by Brian Hioe
Photo Credit: 小蒯 精悅科技/WikiCommons/CC
339 DOMESTIC CASES, 2 imported cases, and 133 cases from the backlog were reported today by the Central Epidemic Command Center (CECC). Twenty-one deaths were announced, representing another record in daily deaths, though most had underlying conditions.
Continuing the pattern seen in previous days, the most cases were in New Taipei, with 227 cases, and Taipei, with 152 cases. There was a spike of 51 cases in Miaoli, due to a cluster among migrant workers at an electronics factory owned by King Yuan. There were 11 cases in Taoyuan, seven cases each in Taichung and Keelung, 6 cases in Changhua County, two cases each in Hsinchu City and Nantou, and one case each in Hualien, Yilan, Hsinchu County, Pingtung, Kaohsiung, Chiayi, and Yunlin. 93 cases were linked to activity in the greater Taipei area, with one case linked to travel history in Wanhua, and 76 cases to other causes. 14 cases are of unclear origin.
Infographic on the new cases (left) and information on the newly announced deaths (right). Photo credit: Ministry of Health and Welfare/Facebook
There is particular concern about the cases in Miaoli. A cluster of 24 cases linked to migrant workers at a King Yuan-owned electronics factory in Miaoli yesterday has led to the factory’s 7,000 workers being tested. After 1,915 workers were rapidly tested, 51 cases already had positive test results, raising concerns about the spread of cases at the factory. The rate of infection at the factory is 2.58%.
According to independent city councilor Zeng Wen-xue, a former NPP member, the factory did not stop work and continued to make workers come in for night shifts before going for testing, raising issues regarding the spread of COVID-19 at the factory, as well as labor practices for migrant workers. Miaoli county magistrate Hsu Yao-chang has come under fire for not holding a press conference about the situation, but instead only posting a video on Facebook.
The number of cases at the factory is likely to increase. The CECC plans to deal with the situation by investigating hot spots in Miaoli and setting up testing stations. There will be investigation of how COVID-19 might spread among migrant workers and there will be monitoring of migrant worker dormitories in order to ensure that social distancing measures are being carried out. To ensure adequate medical capacity, it is possible that COVID-19 patients will be sent to other parts of Taiwan from Miaoli, such as Hsinchu or Taoyuan.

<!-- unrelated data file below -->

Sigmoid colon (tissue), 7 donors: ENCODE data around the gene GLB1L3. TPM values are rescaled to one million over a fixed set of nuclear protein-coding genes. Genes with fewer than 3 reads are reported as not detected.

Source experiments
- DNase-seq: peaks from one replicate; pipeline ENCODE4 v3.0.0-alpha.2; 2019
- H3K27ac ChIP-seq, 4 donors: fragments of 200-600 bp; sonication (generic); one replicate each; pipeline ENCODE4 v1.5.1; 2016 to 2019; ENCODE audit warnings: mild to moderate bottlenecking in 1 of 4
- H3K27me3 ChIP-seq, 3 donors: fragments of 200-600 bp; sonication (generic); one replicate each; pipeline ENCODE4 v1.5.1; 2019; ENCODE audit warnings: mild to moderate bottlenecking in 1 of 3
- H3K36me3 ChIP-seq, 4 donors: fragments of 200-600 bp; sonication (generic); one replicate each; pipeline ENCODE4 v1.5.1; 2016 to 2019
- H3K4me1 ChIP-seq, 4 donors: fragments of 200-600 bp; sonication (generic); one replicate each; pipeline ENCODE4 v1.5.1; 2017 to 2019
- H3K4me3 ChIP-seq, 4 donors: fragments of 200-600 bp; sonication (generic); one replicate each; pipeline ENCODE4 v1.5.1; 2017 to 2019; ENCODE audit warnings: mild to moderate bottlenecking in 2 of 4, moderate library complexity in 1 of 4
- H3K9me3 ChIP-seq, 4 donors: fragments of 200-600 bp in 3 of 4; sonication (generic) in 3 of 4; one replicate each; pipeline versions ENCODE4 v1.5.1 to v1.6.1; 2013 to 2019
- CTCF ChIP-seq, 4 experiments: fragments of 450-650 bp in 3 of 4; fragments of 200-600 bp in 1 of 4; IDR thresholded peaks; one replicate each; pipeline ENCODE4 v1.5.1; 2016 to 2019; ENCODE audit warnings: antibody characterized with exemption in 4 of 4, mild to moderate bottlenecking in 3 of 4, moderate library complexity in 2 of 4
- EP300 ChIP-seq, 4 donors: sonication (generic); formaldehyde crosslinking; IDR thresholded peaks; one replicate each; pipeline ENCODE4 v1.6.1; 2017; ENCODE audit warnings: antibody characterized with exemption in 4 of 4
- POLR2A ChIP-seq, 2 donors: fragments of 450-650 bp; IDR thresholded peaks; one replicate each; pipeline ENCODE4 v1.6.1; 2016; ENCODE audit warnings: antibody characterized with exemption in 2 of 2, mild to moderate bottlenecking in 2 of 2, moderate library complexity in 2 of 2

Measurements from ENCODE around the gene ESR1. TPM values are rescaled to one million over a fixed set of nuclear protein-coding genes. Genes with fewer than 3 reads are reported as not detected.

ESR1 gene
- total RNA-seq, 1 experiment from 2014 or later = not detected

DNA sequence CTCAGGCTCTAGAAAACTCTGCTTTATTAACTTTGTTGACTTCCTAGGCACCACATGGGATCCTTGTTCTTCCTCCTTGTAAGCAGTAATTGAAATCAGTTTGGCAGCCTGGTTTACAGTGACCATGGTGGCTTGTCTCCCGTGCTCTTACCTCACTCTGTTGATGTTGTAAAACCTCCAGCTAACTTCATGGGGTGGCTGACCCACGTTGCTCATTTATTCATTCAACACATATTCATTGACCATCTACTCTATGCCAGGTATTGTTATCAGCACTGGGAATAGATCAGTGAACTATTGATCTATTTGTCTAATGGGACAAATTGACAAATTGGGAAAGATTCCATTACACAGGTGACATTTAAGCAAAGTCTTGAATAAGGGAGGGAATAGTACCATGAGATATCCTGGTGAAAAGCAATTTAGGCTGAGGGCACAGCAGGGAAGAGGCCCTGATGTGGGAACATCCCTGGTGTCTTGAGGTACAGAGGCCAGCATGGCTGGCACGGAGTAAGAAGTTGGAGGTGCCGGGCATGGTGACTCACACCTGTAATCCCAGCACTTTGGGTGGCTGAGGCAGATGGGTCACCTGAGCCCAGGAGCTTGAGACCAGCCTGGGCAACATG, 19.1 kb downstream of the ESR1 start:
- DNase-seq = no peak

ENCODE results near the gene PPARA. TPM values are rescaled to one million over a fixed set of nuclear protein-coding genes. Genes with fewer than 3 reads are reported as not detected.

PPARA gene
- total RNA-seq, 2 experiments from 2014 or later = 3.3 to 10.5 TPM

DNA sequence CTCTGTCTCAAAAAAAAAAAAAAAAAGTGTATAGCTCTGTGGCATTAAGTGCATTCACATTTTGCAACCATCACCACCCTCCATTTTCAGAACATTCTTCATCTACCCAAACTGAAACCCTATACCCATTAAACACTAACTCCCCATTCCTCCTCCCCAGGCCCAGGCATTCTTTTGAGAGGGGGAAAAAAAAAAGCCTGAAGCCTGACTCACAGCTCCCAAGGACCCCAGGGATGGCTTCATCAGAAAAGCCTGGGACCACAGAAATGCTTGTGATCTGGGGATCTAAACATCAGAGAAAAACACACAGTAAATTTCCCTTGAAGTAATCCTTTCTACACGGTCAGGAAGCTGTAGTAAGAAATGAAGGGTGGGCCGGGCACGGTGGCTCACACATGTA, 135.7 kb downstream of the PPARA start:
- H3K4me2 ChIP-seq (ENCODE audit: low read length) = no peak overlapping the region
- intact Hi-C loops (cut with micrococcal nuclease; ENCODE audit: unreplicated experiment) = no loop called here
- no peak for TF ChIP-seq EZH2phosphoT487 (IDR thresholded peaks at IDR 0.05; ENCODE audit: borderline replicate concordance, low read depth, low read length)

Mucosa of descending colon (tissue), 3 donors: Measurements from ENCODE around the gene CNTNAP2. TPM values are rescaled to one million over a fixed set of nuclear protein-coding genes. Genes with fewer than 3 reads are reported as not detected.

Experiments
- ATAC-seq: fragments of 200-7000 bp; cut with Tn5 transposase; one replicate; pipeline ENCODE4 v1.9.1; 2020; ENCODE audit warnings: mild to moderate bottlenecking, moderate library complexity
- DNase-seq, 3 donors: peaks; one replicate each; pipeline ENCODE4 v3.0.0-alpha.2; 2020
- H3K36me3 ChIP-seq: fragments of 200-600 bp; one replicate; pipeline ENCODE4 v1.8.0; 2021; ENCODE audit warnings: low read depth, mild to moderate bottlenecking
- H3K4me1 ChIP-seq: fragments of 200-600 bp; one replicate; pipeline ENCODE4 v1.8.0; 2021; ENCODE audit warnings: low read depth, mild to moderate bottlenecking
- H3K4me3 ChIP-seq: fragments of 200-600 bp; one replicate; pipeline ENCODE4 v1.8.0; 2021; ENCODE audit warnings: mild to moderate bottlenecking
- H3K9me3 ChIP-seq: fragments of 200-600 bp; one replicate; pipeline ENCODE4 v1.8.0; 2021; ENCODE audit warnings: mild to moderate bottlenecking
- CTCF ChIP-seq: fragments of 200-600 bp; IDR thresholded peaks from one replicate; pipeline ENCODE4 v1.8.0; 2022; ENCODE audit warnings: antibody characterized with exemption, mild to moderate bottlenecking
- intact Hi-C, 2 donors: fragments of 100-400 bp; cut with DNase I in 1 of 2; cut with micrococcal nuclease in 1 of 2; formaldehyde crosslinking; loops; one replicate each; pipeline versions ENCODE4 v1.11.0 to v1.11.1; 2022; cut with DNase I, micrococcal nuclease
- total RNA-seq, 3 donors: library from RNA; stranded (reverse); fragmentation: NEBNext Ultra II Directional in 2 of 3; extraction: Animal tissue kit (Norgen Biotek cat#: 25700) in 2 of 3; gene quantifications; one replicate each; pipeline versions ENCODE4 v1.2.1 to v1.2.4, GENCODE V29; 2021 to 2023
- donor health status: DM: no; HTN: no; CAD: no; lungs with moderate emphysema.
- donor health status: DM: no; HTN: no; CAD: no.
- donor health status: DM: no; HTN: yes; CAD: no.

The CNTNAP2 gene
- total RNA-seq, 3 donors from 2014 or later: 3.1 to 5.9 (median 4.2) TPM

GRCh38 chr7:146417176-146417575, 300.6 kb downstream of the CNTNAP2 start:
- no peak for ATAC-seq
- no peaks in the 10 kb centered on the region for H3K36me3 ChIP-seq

Because of individuals that tested positive for COVID-19 traveling to Xiamen, China or to outlying islands of Taiwan, the CECC is considering issuing health documents to avoid this situation. Members of the public have been called on to maintain social distancing measures in post offices, which have seen some workers infected over the past month.
With the current level 3 alert stated to last until June 14th, Minister of Health and Welfare Chen Shih-chung stated today that there are no plans to lift the level 3 alert, nor are there any plans to elevate to level 4 currently. As the level 3 alert is not likely to be lifted, this means that finals may be cancelled. The CECC will coordinate with the Ministry of Education about whether finals are to be canceled.
According to Chen, with readjusted numbers, the overall trend is still on the decline, even with the uptick in cases in the last few days to similar numbers as previous peaks. The CECC stated that testing capacity is now faster, making it easier to understand the current situation. That being said, the numbers for two days ago were revised from 428 to 480 and for yesterday from 364 to 406 yesterday. Rates of infection at testing sites in New Taipei declined to 1.4% yesterday, down from 2.1% the day before, while rates of infection at testing sites in Taipei declined to 4.9%, though Taipei mayor Ko Wen-je emphasized lags in reporting and that in the short-term, he does not believe level 3 is sufficient to stop the spread of COVID-19.
Further data released by the CECC. Photo credit: Ministry of Health and Welfare/Facebook
1.24 million doses of AstraZeneca donated by Japan arrived today on flight JL809. The plane carrying the vaccines left Japan around 10 AM and arrived at 1:58 PM, 40 minutes ahead of schedule. Taiwan’s representative to Japan, Frank Hsieh, has expressed his gratitude to Japan, while China’s Taiwan Affairs Office has criticized what it sees as Japanese interference in its affairs. Much domestic commentary interprets the donation date as deliberately chosen for June 4th, the anniversary of the Tiananmen Square Massacre.